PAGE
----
Journal | September 24, 2016
Red Wine Fermentation
Yesterday was one of the easiest “big” days we’ve experienced. I’m always a bit apprehensive when day one involves large quantities, but all the equipment worked well. More importantly, the grapes were in excellent shape, so very little sorting was needed. They also de-stemmed well, probably a reflection of the ripeness level. Riper grapes release more easily from the cluster stem. Stems can contribute a green astringency to the wines. So now we have seven bins of crushed, de-stemmed grapes in bins. They were a bit too cool (low 50’s F), so last night we turned on the heat in the red fermentation room. Today we will inoculate with yeast.
Fermentation should kick off on Sunday then we will begin our twice daily pump-overs. The goal at this stage is to homogenize the fermentations and temperatures in each bin. We try to space the pump-overs every twelve hours, so there is an early morning crew (usually Shari and myself), and an evening crew (Jonathan and Dominick). After about three days the fermentations should be very vigorous and the skins will be pushed up to the surface to form a cap. At this time we typically switch from pump-overs to punch downs. The goal is to push the cap of skins back down into the fermenting wine for better extraction.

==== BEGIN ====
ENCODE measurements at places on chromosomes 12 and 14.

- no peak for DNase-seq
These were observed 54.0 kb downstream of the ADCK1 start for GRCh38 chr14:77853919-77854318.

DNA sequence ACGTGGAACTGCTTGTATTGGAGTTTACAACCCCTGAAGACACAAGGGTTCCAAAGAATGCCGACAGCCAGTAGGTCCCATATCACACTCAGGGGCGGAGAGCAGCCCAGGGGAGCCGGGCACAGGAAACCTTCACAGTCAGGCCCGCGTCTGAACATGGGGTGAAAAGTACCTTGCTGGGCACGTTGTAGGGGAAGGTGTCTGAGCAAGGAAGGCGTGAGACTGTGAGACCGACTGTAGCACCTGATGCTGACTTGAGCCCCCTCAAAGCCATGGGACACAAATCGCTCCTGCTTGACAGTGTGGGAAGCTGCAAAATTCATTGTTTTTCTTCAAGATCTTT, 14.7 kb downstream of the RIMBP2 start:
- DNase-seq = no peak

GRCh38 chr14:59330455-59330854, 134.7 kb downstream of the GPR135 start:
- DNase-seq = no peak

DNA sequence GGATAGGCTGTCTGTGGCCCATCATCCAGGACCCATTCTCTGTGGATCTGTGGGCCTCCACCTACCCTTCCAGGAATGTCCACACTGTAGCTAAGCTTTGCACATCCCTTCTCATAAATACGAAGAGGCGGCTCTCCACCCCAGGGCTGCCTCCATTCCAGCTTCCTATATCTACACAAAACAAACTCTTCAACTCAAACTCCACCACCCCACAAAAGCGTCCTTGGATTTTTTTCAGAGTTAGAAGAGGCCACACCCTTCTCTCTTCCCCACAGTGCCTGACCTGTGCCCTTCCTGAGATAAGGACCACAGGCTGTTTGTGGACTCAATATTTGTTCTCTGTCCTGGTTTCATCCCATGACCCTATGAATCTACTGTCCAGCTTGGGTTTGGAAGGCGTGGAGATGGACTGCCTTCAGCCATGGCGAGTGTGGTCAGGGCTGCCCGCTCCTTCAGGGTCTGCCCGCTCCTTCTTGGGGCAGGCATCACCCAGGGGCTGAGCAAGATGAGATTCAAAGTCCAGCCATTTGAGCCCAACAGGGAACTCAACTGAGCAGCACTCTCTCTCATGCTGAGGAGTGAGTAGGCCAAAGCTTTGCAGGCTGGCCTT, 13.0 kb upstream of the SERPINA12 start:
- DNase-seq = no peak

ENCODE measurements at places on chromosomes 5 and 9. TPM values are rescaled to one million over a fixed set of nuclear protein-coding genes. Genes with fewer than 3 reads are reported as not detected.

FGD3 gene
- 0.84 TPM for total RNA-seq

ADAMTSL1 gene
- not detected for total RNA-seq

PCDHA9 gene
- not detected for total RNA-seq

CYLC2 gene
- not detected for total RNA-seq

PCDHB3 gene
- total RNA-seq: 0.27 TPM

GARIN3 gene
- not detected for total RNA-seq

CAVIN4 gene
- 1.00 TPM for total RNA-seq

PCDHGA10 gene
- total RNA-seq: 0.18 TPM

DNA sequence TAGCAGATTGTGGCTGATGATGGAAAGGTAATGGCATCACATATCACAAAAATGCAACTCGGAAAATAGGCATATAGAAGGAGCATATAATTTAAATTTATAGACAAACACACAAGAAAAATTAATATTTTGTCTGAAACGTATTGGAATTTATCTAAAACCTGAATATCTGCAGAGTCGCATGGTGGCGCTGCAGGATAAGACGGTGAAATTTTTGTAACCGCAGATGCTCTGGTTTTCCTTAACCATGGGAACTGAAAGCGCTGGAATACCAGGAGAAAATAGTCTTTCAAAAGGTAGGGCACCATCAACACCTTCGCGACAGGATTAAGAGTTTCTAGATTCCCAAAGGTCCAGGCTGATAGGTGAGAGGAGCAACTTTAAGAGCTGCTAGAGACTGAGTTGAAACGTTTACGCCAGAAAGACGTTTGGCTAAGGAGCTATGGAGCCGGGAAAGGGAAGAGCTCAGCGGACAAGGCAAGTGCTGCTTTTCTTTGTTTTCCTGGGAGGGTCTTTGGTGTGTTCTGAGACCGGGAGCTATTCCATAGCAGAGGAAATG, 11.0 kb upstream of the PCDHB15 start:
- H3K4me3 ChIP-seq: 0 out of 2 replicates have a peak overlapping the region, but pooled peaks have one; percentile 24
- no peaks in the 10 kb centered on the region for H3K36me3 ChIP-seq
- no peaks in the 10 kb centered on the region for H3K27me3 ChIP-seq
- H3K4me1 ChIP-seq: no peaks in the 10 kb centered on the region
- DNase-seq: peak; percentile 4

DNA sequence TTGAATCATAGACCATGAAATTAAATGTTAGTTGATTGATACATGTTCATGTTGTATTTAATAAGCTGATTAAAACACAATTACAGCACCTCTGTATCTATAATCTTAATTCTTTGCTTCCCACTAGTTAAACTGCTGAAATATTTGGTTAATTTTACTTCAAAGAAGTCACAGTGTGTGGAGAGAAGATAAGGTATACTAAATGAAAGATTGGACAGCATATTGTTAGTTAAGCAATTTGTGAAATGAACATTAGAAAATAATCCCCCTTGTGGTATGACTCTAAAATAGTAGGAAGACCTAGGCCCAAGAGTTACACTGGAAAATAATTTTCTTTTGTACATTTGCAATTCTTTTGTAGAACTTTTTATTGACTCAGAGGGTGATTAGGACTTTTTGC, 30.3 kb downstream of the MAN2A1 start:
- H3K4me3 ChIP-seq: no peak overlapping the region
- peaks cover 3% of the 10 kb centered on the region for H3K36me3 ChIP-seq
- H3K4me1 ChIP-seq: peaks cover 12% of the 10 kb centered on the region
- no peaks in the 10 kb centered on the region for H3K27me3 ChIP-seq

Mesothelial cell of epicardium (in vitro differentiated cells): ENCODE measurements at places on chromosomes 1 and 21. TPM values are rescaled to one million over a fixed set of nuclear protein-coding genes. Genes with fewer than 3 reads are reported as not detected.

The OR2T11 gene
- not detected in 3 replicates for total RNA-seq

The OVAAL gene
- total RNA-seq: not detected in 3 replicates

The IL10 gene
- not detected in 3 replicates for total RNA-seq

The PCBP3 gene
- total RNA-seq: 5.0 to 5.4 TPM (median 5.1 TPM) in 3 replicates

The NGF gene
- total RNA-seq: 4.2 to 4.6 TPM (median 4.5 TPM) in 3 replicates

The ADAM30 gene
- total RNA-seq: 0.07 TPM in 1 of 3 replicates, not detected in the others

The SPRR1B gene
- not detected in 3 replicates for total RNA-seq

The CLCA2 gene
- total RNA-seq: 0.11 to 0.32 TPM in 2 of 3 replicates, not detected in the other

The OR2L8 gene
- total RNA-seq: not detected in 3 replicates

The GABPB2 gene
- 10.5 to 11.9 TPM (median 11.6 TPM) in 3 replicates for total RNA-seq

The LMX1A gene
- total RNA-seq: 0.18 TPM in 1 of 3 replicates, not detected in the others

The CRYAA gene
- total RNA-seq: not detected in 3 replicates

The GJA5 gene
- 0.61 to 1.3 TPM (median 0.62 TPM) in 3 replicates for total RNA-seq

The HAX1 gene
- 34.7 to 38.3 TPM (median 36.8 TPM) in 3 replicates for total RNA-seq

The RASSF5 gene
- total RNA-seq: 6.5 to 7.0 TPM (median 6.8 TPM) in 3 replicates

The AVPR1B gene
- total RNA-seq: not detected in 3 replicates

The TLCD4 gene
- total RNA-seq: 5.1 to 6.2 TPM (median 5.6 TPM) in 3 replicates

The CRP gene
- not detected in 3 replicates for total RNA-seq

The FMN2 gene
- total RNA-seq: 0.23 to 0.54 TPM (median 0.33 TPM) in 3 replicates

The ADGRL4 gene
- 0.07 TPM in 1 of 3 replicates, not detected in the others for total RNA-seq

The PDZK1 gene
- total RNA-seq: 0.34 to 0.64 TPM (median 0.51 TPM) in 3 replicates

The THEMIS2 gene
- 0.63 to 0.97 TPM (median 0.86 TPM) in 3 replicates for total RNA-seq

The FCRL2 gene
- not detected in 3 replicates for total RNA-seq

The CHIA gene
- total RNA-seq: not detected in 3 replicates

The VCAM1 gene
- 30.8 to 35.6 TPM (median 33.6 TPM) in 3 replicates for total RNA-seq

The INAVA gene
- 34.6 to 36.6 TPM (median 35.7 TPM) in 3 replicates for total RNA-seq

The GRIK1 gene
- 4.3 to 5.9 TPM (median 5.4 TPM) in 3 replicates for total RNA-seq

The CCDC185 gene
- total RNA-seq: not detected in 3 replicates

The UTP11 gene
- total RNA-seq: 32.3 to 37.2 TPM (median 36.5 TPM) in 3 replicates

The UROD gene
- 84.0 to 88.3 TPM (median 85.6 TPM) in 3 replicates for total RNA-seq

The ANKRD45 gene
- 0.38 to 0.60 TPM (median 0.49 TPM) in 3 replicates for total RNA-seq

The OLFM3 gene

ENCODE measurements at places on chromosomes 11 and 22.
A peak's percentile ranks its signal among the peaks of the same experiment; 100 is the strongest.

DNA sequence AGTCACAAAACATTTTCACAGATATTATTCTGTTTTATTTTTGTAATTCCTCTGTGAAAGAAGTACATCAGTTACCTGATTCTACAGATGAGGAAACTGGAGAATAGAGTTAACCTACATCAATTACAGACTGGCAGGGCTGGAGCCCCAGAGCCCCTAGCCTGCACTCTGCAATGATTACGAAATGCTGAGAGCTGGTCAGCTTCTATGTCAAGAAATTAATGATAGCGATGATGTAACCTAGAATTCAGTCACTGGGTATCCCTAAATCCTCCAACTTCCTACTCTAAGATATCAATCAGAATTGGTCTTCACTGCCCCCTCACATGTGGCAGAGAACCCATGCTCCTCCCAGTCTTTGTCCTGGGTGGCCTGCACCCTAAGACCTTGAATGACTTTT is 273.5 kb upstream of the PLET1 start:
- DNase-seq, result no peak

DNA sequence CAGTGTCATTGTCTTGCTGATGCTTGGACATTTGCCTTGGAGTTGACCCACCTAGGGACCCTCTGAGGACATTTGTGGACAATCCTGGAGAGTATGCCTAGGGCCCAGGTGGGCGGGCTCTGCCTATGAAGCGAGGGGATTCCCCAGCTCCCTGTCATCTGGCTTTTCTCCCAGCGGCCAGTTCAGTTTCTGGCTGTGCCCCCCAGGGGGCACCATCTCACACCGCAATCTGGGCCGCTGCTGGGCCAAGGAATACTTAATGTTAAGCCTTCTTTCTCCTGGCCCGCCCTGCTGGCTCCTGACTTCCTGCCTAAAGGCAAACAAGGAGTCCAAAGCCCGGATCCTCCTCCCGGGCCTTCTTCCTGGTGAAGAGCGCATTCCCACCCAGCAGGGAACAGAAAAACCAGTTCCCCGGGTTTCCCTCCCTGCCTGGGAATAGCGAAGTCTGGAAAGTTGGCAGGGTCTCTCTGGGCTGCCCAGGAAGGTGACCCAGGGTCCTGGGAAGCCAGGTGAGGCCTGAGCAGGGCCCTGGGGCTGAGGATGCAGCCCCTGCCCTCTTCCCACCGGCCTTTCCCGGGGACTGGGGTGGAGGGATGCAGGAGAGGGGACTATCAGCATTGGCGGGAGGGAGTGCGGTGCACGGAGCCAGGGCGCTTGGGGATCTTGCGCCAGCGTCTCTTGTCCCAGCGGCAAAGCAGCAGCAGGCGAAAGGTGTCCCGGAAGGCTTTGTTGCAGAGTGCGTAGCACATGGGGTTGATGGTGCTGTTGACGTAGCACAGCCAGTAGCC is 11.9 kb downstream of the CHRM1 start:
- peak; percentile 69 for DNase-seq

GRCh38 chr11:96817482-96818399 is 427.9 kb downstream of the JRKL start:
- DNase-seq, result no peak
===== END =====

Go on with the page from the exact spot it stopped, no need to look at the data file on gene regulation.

Every time we preform pump-overs or punchdowns we record the temperatures of each fermenting bin. For more fruit driven, earlier drinking wines we keep the temperatures in the 70’s F. For structured aging potential wines we are looking at the 80’s F. Alcoholic fermentation produces a lot of heat. Our 1.5 ton bins can quickly go from the 60’s to the 80’s in a matter of days. Temperatures are regulated by moving bins: outside at night to chill, in the cool tank room to maintain, in the red fermentation room to warm. However, its important to anticipate temperature spikes well in advance, as cooling 1.5 tons of actively fermenting, heat producing grapes doesn’t happen just overnight.